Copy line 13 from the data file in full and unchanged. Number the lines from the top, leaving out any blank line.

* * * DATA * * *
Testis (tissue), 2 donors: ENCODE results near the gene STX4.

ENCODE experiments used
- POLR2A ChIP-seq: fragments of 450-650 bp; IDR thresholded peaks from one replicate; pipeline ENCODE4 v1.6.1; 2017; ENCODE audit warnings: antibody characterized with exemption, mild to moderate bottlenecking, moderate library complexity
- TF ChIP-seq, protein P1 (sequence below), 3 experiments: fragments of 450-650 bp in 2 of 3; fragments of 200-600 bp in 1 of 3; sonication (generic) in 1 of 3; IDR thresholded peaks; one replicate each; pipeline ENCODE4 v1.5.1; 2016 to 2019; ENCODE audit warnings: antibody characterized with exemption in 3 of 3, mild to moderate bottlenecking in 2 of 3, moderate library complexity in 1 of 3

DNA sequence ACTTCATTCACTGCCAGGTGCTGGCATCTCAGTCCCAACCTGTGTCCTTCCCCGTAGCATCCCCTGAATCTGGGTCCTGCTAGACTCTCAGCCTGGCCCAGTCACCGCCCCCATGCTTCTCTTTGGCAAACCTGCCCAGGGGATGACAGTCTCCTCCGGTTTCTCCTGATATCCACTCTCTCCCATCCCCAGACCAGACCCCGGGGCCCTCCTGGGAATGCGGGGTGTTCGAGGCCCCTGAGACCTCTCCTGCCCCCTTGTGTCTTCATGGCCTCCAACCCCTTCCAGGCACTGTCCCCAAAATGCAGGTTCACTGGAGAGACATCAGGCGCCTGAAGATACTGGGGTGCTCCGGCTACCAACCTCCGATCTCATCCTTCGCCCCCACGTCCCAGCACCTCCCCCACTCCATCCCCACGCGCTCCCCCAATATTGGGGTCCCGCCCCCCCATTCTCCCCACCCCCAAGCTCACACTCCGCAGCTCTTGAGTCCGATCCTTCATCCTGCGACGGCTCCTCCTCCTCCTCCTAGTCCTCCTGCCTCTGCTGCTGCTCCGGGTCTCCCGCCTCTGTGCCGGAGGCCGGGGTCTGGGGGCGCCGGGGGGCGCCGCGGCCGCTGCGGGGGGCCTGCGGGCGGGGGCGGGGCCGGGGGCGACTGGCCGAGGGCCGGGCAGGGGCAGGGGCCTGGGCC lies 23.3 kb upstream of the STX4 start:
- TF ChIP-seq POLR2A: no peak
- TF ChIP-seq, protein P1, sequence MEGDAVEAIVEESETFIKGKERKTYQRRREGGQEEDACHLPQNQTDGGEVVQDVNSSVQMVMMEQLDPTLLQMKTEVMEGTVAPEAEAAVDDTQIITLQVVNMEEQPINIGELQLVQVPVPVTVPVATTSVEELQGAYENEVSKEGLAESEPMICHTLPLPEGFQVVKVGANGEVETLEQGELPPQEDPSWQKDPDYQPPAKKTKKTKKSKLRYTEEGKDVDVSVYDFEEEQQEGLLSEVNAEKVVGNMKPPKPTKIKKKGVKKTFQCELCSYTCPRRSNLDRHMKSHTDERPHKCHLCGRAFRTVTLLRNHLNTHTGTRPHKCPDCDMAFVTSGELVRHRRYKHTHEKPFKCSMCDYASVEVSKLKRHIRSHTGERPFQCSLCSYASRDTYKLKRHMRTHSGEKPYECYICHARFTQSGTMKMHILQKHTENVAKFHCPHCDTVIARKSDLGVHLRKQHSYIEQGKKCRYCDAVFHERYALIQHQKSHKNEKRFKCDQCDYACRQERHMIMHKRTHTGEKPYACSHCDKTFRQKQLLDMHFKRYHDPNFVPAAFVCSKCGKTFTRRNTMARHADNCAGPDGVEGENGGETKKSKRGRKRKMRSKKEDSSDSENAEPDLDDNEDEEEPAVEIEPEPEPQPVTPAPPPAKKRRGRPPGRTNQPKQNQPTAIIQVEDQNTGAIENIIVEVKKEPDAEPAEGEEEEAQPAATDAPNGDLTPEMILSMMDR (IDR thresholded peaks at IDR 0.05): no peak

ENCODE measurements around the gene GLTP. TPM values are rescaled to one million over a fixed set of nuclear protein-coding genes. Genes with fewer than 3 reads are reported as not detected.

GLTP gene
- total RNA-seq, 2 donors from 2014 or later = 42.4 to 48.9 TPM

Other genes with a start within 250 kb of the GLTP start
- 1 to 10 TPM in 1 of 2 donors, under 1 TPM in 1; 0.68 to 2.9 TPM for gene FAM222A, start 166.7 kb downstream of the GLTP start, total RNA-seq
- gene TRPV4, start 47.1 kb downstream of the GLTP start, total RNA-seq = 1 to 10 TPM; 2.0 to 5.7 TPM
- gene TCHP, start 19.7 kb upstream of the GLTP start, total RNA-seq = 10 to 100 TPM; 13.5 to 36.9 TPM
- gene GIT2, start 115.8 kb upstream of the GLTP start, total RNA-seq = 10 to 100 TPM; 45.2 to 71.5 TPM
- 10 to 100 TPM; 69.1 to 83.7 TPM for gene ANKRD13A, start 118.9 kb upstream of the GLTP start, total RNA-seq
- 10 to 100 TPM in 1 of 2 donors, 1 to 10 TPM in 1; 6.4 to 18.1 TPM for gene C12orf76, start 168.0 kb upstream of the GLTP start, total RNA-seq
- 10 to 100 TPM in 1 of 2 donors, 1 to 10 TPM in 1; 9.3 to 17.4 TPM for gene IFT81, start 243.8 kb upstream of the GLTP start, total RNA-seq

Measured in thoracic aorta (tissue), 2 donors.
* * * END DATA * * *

- gene TRPV4, start 47.1 kb downstream of the GLTP start, total RNA-seq = 1 to 10 TPM; 2.0 to 5.7 TPM